But she added that some parents are upset that viewing the speech is not mandatory.

"We are also beginning to hear now from those who feel that allowing any students to opt-out of an educational activity, especially an address by a sitting U.S. president, is morally and ethically wrong," she said. "Again, school officials are caught in the crossfire as we try to find common ground upon which we can all stand together in support of our students and our government."

Nancy P. Hemenway, a special-education advocate and parent of a freshman at Wakefield, said she is glad that Obama chose Wakefield to host his speech. Her husband teaches government at Wakefield as well.

"Our country desperately needs a better focus on the right kind of education. At least the president is taking the time to address young people. I hope he can listen, too," she said.

Josh Shipp, author of The Teen’s Guide to World Domination and host of TV’s "Jump Shipp,"  a show dealing with 20-somethings going through their "quarter-life crisis," said the political process often overlooks young people, so it’s good to see Obama addressing them directly.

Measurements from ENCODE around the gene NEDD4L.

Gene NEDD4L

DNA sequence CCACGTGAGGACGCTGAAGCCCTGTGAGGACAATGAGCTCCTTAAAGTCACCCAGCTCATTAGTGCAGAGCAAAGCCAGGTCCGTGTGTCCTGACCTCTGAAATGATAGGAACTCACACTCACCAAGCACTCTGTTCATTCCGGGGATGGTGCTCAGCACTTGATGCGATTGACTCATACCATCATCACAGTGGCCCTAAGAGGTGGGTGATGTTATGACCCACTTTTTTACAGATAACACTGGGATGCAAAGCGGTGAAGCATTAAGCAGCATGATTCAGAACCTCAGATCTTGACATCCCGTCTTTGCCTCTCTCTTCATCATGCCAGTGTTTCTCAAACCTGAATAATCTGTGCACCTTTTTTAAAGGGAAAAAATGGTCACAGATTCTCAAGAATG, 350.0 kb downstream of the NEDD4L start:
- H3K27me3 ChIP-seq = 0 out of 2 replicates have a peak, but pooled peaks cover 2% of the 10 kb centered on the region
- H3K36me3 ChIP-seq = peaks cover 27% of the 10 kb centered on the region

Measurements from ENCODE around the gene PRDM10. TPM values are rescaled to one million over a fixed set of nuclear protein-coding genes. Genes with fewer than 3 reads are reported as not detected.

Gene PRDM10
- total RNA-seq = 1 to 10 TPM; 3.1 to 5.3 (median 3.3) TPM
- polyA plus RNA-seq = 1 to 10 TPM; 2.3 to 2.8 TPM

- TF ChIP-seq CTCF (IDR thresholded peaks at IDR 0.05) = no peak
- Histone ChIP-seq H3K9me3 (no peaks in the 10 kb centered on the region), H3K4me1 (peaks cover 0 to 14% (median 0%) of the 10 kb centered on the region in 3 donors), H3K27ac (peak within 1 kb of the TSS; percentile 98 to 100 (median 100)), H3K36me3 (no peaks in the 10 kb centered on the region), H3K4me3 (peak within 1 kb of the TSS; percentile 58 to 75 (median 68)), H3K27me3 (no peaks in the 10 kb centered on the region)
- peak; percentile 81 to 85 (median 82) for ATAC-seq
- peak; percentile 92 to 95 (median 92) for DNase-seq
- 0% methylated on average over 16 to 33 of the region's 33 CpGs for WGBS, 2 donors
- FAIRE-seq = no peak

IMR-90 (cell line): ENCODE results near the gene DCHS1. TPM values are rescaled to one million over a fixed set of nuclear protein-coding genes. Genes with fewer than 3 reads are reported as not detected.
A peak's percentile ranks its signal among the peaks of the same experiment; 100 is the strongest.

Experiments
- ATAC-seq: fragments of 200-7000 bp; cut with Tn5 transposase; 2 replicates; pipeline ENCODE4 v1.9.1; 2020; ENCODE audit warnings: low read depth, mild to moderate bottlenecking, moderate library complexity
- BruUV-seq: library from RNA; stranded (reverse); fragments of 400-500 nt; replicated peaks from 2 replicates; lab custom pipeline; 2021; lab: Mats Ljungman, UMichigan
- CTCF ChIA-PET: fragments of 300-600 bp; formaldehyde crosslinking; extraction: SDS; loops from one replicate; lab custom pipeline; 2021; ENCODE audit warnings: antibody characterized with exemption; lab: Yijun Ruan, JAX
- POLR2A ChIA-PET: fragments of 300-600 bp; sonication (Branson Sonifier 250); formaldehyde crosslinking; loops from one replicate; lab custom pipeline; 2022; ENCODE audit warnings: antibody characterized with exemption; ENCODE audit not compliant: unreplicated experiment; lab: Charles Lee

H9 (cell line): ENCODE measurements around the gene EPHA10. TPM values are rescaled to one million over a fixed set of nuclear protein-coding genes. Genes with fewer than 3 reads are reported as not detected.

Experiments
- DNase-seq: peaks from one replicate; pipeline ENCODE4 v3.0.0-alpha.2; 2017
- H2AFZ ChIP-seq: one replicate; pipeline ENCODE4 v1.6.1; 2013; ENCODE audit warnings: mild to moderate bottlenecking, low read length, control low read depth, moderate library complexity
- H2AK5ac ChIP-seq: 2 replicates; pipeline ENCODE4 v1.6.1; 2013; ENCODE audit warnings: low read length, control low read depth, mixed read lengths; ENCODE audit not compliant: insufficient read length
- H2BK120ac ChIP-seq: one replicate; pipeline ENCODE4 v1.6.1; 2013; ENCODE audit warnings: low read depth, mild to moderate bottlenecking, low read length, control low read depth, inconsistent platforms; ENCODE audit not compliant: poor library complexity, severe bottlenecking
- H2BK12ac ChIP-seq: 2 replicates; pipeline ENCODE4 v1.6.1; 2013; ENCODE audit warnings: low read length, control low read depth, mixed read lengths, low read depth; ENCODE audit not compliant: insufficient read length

"This is a chance to prove that we believe young people are the future and to involve ‘said future’ in the process starting now," he said. "As for parents being outraged? Absurd. Whatever the president’s specific remarks are–and whether or not you agree with them–what a wonderful opportunity for a conversation and debate about where our country stands, where it’s headed, and what young people can do about it."

Shipp added that choosing not to view Obama’s address will only hurt those students in the long run.

"Like many things in life, boycotting or ignoring it won’t make it better. If you ignore your debt, you’ll only go more into debt. If you ignore your health, you’ll only become more unhealthy," he said. "Let’s listen to the speech, invite young people to participate in a conversation and debate about it, and allow them to come to their own conclusions."

Information from the Associated Press was used in this report.

Link:

White House web site